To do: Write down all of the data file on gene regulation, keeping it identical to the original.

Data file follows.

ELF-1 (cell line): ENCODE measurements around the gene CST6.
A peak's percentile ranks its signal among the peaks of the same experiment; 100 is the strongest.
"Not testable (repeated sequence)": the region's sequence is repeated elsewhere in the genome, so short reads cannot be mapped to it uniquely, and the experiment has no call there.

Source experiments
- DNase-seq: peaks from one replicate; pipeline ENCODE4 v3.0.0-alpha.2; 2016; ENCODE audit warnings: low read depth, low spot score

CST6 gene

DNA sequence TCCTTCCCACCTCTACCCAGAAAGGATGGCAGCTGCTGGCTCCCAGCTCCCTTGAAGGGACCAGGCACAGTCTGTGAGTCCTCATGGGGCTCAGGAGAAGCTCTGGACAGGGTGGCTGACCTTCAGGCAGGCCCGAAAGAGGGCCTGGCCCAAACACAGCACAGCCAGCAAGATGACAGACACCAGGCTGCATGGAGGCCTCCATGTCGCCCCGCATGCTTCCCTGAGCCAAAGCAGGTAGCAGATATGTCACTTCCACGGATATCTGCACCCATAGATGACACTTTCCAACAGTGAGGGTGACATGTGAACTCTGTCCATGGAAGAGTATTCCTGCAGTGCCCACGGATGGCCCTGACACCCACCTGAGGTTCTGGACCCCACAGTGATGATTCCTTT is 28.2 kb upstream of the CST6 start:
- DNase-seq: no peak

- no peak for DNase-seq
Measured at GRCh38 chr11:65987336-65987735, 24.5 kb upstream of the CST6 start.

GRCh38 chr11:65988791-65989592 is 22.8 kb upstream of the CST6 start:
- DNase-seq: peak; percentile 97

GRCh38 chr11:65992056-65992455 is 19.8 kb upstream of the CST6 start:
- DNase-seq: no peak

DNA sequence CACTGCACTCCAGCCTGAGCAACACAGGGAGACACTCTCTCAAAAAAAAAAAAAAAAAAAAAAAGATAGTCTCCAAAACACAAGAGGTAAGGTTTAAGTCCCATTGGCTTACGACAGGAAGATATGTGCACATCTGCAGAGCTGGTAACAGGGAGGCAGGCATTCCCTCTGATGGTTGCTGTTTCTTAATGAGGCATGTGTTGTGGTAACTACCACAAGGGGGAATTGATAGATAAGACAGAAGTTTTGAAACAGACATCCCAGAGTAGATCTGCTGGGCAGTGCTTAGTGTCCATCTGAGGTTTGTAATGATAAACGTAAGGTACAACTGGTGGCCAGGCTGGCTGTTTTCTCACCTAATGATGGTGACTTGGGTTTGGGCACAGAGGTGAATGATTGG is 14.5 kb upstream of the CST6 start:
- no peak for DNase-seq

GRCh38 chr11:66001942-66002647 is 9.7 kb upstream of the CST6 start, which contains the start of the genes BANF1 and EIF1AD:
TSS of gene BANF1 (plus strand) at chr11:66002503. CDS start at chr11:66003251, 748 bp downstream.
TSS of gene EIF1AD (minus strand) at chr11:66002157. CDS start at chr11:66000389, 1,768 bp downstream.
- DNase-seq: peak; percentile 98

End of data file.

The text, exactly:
ELF-1 (cell line): ENCODE measurements around the gene CST6.
A peak's percentile ranks its signal among the peaks of the same experiment; 100 is the strongest.
"Not testable (repeated sequence)": the region's sequence is repeated elsewhere in the genome, so short reads cannot be mapped to it uniquely, and the experiment has no call there.

Source experiments
- DNase-seq: peaks from one replicate; pipeline ENCODE4 v3.0.0-alpha.2; 2016; ENCODE audit warnings: low read depth, low spot score

CST6 gene

DNA sequence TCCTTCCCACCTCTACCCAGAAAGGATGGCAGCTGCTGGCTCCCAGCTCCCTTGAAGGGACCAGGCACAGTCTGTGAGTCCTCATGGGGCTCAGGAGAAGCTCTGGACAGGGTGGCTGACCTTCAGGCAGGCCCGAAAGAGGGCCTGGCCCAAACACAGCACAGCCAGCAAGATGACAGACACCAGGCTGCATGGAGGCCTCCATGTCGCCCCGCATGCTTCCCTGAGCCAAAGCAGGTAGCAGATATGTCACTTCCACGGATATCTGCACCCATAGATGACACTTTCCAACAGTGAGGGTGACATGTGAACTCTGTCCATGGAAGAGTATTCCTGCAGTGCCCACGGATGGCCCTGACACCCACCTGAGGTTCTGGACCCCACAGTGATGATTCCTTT is 28.2 kb upstream of the CST6 start:
- DNase-seq: no peak

- no peak for DNase-seq
Measured at GRCh38 chr11:65987336-65987735, 24.5 kb upstream of the CST6 start.

GRCh38 chr11:65988791-65989592 is 22.8 kb upstream of the CST6 start:
- DNase-seq: peak; percentile 97

GRCh38 chr11:65992056-65992455 is 19.8 kb upstream of the CST6 start:
- DNase-seq: no peak

DNA sequence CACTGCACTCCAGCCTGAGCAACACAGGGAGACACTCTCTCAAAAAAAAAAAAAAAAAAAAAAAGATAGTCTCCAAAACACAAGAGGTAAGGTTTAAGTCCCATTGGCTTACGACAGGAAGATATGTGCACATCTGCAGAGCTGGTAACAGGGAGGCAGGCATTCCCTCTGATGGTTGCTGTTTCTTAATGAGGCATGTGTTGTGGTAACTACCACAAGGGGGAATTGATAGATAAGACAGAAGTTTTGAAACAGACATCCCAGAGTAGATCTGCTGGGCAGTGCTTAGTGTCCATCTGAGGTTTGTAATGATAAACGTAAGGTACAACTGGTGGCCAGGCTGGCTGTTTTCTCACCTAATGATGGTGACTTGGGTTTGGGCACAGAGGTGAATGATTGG is 14.5 kb upstream of the CST6 start:
- no peak for DNase-seq

GRCh38 chr11:66001942-66002647 is 9.7 kb upstream of the CST6 start, which contains the start of the genes BANF1 and EIF1AD:
TSS of gene BANF1 (plus strand) at chr11:66002503. CDS start at chr11:66003251, 748 bp downstream.
TSS of gene EIF1AD (minus strand) at chr11:66002157. CDS start at chr11:66000389, 1,768 bp downstream.
- DNase-seq: peak; percentile 98